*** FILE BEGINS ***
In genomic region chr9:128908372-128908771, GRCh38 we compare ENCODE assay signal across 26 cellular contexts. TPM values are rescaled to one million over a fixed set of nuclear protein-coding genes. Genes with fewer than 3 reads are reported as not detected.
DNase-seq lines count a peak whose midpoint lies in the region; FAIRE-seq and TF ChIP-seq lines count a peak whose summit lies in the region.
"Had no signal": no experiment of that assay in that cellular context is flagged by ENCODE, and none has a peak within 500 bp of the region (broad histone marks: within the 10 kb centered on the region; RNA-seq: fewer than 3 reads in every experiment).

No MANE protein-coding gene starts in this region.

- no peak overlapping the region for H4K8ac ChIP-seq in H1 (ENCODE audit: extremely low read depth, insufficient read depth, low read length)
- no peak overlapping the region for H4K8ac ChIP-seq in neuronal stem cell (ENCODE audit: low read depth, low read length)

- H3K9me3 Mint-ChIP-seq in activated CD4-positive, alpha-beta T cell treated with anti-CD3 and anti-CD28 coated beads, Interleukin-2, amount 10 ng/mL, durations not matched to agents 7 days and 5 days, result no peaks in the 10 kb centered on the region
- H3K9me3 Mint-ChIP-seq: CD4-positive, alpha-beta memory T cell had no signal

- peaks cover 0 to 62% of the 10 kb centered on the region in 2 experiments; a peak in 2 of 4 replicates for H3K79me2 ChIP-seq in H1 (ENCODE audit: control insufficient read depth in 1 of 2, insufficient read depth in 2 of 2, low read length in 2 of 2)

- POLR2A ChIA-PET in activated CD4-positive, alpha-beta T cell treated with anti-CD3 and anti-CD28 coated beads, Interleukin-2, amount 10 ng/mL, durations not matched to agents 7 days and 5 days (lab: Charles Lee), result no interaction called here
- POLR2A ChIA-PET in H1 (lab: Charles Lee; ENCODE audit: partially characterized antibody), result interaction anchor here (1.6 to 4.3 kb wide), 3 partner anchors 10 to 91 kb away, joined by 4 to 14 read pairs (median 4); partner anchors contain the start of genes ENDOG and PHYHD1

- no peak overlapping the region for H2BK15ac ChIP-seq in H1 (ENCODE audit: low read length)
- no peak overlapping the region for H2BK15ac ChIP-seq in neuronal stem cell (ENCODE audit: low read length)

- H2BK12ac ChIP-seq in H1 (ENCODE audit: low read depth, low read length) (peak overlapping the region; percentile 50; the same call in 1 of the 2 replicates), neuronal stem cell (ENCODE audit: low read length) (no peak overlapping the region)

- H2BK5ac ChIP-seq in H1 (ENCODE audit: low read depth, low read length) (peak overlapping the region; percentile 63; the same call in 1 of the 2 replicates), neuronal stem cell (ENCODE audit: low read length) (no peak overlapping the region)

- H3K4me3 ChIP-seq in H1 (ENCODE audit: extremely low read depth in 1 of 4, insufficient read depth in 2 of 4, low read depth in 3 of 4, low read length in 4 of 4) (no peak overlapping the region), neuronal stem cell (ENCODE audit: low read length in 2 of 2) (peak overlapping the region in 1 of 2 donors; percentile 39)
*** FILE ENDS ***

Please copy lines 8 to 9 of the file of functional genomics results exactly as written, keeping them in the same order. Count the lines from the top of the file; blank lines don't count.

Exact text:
- H3K9me3 Mint-ChIP-seq: CD4-positive, alpha-beta memory T cell had no signal

- peaks cover 0 to 62% of the 10 kb centered on the region in 2 experiments; a peak in 2 of 4 replicates for H3K79me2 ChIP-seq in H1 (ENCODE audit: control insufficient read depth in 1 of 2, insufficient read depth in 2 of 2, low read length in 2 of 2)